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Ex-News Corp. exec re-arrested in hacking scandal, report says

London police announce the arrests of six people in the News Corp. phone-hacking scandal discovered last year, according to Britain's Sky News.

London police have arrested six individuals in last year's News of the World phone-hacking scandal, and one report claims former News Corp. exec Rebekah Brooks is among them.

Citing sources, Britain's Sky News is reporting today that London police have arrested Brooks. Scotland Yard confirmed that one 43-year-old woman had been arrested, but did not provide her name. Brooks, who is 43, was a close ally to News Corp. chief Rupert Murdoch, whose media conglomerate owned News of the World.

Last year's scandal, in which the newspaper was accused of hacking cell phones in order to dig up news, left News Corp. on the ropes and forced the company to shutter the epicenter of the controversy, News of the World.

The five men and one woman were arrested on "suspicion of conspiracy to pervert the course of justice."

Brooks had been arrested last year in connection with the phone-hacking scandal. Prior to her arrest, she stepped down as chief executive of News Corp. newspaper unit News International, saying publicly that she felt a "deep sense of responsibility for the people we have hurt."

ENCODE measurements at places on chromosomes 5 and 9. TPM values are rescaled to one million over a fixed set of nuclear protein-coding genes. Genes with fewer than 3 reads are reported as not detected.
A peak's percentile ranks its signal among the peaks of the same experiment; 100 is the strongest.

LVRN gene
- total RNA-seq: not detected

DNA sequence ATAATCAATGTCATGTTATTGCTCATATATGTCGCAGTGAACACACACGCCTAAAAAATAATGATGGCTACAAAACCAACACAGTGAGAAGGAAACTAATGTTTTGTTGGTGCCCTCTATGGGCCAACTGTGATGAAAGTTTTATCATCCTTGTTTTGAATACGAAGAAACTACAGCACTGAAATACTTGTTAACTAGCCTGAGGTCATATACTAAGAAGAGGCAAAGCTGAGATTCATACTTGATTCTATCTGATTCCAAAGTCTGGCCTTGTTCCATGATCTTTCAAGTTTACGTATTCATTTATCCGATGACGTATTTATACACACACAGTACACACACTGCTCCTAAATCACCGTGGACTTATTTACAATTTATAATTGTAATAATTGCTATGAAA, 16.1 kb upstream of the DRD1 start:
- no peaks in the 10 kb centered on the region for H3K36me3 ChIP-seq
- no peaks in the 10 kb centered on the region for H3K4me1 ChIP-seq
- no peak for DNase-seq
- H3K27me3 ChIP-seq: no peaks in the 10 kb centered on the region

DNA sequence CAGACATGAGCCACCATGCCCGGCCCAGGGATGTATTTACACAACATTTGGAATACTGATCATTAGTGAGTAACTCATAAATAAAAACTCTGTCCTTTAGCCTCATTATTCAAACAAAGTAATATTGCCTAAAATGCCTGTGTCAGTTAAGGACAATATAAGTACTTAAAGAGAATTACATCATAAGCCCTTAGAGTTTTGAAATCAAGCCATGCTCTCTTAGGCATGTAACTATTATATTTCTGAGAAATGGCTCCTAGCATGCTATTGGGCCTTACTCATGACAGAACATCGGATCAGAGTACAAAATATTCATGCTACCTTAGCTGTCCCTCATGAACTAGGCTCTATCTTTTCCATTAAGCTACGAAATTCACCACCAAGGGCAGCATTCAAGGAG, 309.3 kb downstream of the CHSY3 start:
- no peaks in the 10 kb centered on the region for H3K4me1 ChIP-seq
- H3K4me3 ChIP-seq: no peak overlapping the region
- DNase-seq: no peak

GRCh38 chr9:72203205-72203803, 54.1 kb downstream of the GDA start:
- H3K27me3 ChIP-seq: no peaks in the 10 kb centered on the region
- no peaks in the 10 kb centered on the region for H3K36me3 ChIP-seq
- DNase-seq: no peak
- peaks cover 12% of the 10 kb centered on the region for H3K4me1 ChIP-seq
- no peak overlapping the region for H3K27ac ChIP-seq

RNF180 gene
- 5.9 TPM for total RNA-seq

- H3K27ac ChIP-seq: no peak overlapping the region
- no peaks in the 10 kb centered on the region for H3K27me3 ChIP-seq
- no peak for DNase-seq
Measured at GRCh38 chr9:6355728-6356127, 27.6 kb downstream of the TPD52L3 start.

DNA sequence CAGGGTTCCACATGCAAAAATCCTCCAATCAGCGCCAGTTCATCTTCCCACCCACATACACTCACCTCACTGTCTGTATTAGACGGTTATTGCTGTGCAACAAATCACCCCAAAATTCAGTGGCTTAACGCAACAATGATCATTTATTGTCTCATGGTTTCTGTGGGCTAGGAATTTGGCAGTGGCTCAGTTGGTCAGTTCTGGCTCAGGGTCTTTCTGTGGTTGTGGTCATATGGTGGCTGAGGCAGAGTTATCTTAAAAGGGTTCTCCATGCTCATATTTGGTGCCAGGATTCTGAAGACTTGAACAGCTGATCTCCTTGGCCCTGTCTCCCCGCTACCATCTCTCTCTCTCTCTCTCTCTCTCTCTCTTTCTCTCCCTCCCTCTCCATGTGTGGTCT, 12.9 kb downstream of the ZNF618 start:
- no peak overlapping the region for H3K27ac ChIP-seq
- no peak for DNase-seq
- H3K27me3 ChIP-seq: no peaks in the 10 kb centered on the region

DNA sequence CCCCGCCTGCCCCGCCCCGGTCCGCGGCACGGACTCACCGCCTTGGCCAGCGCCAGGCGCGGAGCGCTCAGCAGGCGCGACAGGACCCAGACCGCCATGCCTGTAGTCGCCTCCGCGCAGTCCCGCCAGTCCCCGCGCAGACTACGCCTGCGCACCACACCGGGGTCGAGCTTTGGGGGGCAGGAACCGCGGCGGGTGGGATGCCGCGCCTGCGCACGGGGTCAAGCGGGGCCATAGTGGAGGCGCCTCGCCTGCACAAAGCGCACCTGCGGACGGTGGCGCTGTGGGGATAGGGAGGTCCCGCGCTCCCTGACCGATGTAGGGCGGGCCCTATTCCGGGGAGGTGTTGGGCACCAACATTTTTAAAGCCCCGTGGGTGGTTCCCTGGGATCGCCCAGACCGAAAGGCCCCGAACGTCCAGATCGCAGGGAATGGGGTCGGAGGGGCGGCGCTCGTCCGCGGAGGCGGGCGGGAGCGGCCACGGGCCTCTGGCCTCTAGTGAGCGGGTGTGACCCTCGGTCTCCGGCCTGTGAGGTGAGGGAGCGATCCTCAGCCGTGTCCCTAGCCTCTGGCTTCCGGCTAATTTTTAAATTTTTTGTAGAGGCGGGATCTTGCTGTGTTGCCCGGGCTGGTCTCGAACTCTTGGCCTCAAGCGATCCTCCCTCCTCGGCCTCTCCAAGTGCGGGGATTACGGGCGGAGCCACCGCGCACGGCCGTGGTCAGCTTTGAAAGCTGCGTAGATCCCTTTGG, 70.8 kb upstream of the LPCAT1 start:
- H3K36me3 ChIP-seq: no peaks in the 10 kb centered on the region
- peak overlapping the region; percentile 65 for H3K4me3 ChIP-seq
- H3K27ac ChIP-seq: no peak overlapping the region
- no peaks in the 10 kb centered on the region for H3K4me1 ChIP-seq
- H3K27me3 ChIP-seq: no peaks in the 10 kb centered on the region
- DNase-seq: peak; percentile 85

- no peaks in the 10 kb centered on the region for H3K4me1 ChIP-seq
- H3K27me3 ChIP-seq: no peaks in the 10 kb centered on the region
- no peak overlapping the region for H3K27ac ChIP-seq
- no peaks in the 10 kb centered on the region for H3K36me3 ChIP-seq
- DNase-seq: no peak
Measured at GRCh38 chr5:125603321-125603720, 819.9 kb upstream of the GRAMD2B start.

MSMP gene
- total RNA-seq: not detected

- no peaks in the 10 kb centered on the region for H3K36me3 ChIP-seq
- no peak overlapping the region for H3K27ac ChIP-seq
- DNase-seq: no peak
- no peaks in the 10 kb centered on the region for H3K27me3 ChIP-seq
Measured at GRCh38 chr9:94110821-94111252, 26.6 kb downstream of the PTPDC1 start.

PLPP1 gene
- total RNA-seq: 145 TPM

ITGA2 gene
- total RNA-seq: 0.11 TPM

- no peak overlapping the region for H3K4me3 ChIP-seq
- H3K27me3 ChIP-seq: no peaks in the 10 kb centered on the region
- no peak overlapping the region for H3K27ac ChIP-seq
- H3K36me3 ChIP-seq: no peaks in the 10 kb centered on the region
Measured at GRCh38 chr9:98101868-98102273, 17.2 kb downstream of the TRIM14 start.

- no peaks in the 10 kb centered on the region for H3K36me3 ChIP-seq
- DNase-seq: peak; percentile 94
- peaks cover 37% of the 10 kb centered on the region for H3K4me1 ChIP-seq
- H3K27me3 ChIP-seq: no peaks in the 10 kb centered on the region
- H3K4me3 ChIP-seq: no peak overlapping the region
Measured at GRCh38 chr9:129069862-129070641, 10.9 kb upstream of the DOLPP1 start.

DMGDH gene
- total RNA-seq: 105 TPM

It was reported last July that a private investigator hired by News of the World was accused of hacking the phone of a 13-year-old girl who was abducted in 2002 and killed. At the time of the alleged hacking, Brooks was editor of News of the World.

The U.K.'s Guardian, which first reported the charges, said at the time that a private investigator allegedly deleted voice mails on the child's phone to make room for more messages. As a result, the girl's family falsely believed she was checking messages.

In subsequent investigations, News of the World was found to have allegedly hacked voice mails of victims of the 2005 London bombings, soldiers killed in Afghanistan and Iraq, and families of other child victims. The hacks were reportedly used to deliver exclusive breaking news.

In October, News Corp. agreed to pay the family of the 13-year-old victim $3.2 million for its offenses. Murdoch said in a statement at the time that the "behavior that the News of the World exhibited towards the [girl's family] was abhorrent." His company also donated $1.6 million to charities chosen by the victim's family.

Following her arrest last summer on conspiracy and corruption charges, Brooks was released on bail and denied any involvement in the hacking.

London police did not immediately respond to CNET's request for comment on teh latest arrests.